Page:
|MH-243 Blue Sky Black Death - A Heap Of Broken Images
Blue Sky Black Death step on the scene with their double CD debut, A Heap Of Broken Images. Comprised of producers Kingston and Young God, this San Francisco tandem explores the nether regions of hip-hop, meshing dark samples, vocal snippets and live intrumentation into an album that holds its mood from start to finish. The first CD consists entirely of dense instrumental music, while the second is structured around guest MCs. Jus Allah, Wise Intelligent (Poor Righteous Teachers), Sabac Red (Non-Phixion), Guru (Gang Starr), Chief Kamachi, A-Plus and Pep Love (Hieroglyphics), Rob Sonic, Virtuoso, Mikah-9 (Freestyle Fellowship), Awol One, and Holocaust (Wu-Tang) all appear. This deep line up of collaborations spans the spectrum of hip-hop sound with stirring cohesion.
|Pure, unadulterated hip-hop fire - Vapors / Screams quality all throughout - Word / Stunning - Mean Street / Recommended! - Boomkat / The music is so intriguing it's impossible to stop listenining - All Music Guide / If you need something new and fresh in your life you may have just found it - UK Hip-Hop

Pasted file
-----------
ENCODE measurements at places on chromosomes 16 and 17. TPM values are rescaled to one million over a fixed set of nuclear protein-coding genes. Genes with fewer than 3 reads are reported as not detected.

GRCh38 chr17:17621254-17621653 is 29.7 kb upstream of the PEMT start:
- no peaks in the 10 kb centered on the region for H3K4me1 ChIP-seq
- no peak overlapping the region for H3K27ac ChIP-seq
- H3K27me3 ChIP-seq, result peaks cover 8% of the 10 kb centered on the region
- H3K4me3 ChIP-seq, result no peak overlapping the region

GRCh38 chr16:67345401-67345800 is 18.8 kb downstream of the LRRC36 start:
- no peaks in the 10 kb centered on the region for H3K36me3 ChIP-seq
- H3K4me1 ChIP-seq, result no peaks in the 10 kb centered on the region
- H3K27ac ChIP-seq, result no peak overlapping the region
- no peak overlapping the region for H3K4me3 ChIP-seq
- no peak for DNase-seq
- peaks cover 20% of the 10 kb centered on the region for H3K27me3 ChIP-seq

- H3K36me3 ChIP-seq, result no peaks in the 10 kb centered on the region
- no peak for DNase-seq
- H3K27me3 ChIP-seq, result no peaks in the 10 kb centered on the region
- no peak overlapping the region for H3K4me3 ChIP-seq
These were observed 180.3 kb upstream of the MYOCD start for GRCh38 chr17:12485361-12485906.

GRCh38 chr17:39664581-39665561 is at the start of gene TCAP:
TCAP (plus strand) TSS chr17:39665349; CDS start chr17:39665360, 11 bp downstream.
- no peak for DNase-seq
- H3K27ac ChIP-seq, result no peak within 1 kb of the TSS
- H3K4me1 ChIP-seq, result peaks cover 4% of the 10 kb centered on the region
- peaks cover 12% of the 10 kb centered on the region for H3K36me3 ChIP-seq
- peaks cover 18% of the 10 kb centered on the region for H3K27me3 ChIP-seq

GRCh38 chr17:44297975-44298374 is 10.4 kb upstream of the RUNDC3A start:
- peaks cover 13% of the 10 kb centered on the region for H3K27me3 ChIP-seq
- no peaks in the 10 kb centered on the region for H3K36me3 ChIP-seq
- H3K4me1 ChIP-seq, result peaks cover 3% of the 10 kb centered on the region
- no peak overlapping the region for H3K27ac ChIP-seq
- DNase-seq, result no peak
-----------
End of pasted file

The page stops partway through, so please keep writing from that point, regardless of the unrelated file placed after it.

|San Francisco-based producer Kingston has cultivated a considerable reputation over the past couple of years with his work on albums by Boston’s Virtuoso, Jus Allah and Chief Kamanchi and A Heap Of Broken Images represents his first release alongside fellow Bay Area native Young God as Blue Sky Black Death. This debut release comes across more as two albums in one, the first disc devoted entirely to brooding instrumental hiphop in the vein of DJ Shadow and Blockhead, while the second represents the MC-led half of the equation, with Gangstarr’s Guru, Rob Sonic and Freestyle Fellowship’s Mikah-9 making appearances amongst a stellar lyrical cast. From the moment the first instrumental disc unfurls with the pensive spoken samples and rolling downbeat groove of "Skies Open," lush strings uncoiling into the distance as majestic jazz horns and slow snares trail through space, there are bound to more than a few comparisons made with the likes of Downtown Science-period Blockhead and a certain Mr. Josh Davis. In this case however, the level of meticulous attention to detail and a tenacious grasp of the bigger emotional picture result in an evocative collection that easily stands on its own, regardless of the reference points. With elements veering from slowburning post-rock and Southern-tinged blues often rearing their heads amidst hiphop production on the same track (as in the case of the swooning "Days Are Years"); there’s certainly a huge instrumental palette on display here, but one that consistently comes across as heartfelt and never forced. In truth, the first disc alone would on its own easily make my albums of the year list, but the second MC-dominated half provides the perfect flipside of the coin, matching its sibling’s deep introspection with braggadocious flows and a deft grasp of the boom-bap. Inspired is the word here. - Cyclic Defrost